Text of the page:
Confronting Our Finitude in Boston

It’s hard to believe that barely three weeks have passed since the Boston Marathon was bombed. The (still)-evolving media frenzy around the attacks and subsequent manhunt stretched into what felt like months for us Bostonians. Glued to the news and stuck in our homes, the events shook all of us out of the fog of our routines and mundane preoccupations. Boston is a small city. Nearly everyone living here is just a few degrees of separation from the victims of the bombing, or has another personal connection to the events— from a friend or family member who was too close for comfort to the explosions to a geographic familiarity (or proximity) with the locations in which the events took place. Tragedy has a way of snapping life into perspective, raising many larger questions. Where does evil come from? How should justice be executed? Are we safe? While it is tempting to gloss over the more cosmic issues in an effort to regain normalcy and rebuild our community, at the very least, a brief meditation on our mortality can inform and invigorate the way in which we move forward.

Death is not an issue many 20-somethings in America have often to face. Living in a generally safe society with high life expectancy, it is easy to forget our own finitude. Safety and youth bread idealism. As William Hazlitt wrote, “To be young is to be as one of the Immortals. One half of time indeed is spent–the other half remains in store for us with all its countless treasures, for there is no line drawn and we see no limit to our hopes and wishes.” Us young urbanites frequently live with this mentality; the world is our oyster. Wonder, optimism, and ambition drive our pursuits. Yet tragedies like last week’s pull the rug out from underneath this sort of attitude. Among the hundreds of people impacted and injured, the four individuals who were killed were all under the age of 30. A random act of violence cut those individuals’ “hopes and wishes” painfully short. This harsh reality provokes many reactions: cynicism, anger, and fear.

In an interview with the New York Times back in January, writer George Saunders, who had his own brush with death years ago, wonders “if we could conduct our lives with the kind of openness that sometimes comes with proximity to death.” This sentiment is captured in his collection of short stories, The Tenth of December (reviewed by Stephen Kim for the imminent Spring issue of Fare Forward). The final story of the collection describes the plight of an elderly man, dying of cancer, who has retreated to the forest in wintertime to end his life in the frosty wilderness. A young boy chases after him, and winds up in danger himself. As the elderly man snaps back to his senses in an effort to save the boy, he wonders at the value of his own life, which he was so close to letting slide through his fingers. In a poignant moment of free, indirect speech, the man ponders,

Why should those he loved not lift and bend and feed and wipe him, when he would gladly do the same for them? He’d been afraid to be lessened by the lifting and bending and feeding and wiping, and was still afraid of that, and yet, at the same time, now saw that there could still be many – many drops of goodness, is how it came to him—many drops of happy— of good fellowship—ahead, and those drops of fellowship were not —had never been—his to withheld.

The old man, so burdened by the tragedy of his disease, has begun to lose hope in the value of his life. He fears his physical decay will cost him his dignity and independence. However, helping a young person, so full of life, and yet on the brink of death, reminds him of the preciousness of his own existence. It is this renewed understanding of his own mortality— that he is consequential, and has much to live for— that propels him to live on. He now feels that it is not acceptable to become jaded, to “withhold” the “drops of goodness” ahead.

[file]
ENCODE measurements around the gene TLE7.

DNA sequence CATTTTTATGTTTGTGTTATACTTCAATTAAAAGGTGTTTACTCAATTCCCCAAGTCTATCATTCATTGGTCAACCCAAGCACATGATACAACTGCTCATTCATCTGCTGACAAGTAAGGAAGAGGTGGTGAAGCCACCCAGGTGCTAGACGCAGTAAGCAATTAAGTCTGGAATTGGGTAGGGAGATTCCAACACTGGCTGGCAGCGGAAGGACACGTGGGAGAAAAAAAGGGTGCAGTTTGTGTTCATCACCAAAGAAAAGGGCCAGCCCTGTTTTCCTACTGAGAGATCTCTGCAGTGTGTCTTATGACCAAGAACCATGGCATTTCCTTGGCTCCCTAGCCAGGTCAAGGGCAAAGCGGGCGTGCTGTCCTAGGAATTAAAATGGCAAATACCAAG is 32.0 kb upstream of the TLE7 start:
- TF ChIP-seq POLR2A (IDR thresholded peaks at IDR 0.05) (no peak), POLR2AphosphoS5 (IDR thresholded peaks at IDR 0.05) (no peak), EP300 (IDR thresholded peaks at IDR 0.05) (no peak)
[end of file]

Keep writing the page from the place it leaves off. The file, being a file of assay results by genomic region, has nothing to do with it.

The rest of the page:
In the face of the horrifyingly tragic, it can be easy to block out the sickening weight of it all, and press on with routine. However, pondering the limitedness of human existence can truly re-instill a sense of the value each day holds. From a Christian perspective, this can also impress upon us to the need to live with eternity in mind. While we have the promise of life after death, each day on Earth becomes a critical opportunity to serve God and others. The Gospel itself is a tremendous example of this. In his perfection, Jesus, though young, able-bodied, and garnering an increasing large following, never lost sight of his purpose in his time on earth. This sense of urgency is carried throughout Christ’s ministry. The Gospel of John is punctuated with phrases to the effect of “my time has not yet come,” until finally, in John 17, Christ yields himself up, exclaiming, “Father, the hour has come; glorify your Son that the Son may glorify you.” Jesus lived intentionally, knowing his life was driving towards an ultimately purposeful death (and subsequent resurrection!). It was this violent sacrifice of the perfectly blameless that had the most cosmic meaning of all.

All in all, the numerous tragedies of recent months—Boston, Newtown, and West, Texas— can do much to dash idealistic visions of our communities, fellow humans, and possibilities for the future. However, contending with the reality of death can take us beyond cynicism towards purpose. Each day becomes a blessing to be used wisely, and the hope of life after death infuses our apparent limitedness with eternal significance.

[Image of Mary and Jesus from Wikipedia]

About Emily DeBaun

Emily DeBaun graduated from Dartmouth College in 2012 with a major in Physics and minor in English. She works in Boston at a medical consulting firm.


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